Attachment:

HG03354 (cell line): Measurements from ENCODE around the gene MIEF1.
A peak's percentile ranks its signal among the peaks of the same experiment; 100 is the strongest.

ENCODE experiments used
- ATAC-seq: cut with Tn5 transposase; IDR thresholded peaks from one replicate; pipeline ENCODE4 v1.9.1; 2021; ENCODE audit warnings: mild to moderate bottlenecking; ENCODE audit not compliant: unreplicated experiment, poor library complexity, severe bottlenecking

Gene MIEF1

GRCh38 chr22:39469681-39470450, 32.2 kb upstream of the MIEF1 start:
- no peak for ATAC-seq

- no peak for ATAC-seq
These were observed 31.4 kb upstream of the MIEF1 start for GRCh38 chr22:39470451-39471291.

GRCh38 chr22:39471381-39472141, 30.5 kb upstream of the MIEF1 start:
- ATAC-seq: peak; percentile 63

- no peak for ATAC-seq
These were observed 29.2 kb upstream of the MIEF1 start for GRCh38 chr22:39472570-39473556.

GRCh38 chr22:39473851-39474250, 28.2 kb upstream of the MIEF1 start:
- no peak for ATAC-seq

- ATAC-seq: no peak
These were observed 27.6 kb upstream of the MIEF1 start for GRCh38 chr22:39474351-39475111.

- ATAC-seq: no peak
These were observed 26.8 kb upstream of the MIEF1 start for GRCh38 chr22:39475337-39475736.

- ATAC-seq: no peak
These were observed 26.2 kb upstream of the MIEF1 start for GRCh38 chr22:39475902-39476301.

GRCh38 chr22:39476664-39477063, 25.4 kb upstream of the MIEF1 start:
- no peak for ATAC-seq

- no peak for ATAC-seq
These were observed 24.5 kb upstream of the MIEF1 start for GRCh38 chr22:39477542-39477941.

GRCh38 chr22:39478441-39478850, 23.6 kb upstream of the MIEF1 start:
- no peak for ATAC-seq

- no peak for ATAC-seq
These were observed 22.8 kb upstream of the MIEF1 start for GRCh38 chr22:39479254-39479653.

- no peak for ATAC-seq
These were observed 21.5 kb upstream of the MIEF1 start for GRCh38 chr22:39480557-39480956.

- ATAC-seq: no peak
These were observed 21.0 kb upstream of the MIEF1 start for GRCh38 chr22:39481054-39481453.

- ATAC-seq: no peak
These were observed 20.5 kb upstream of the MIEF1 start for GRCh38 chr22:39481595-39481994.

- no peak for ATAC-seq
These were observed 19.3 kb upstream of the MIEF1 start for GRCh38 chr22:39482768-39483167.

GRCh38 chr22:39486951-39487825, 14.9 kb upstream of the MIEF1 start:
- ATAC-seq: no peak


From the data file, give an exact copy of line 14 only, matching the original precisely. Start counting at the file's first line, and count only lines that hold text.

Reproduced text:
GRCh38 chr22:39473851-39474250, 28.2 kb upstream of the MIEF1 start: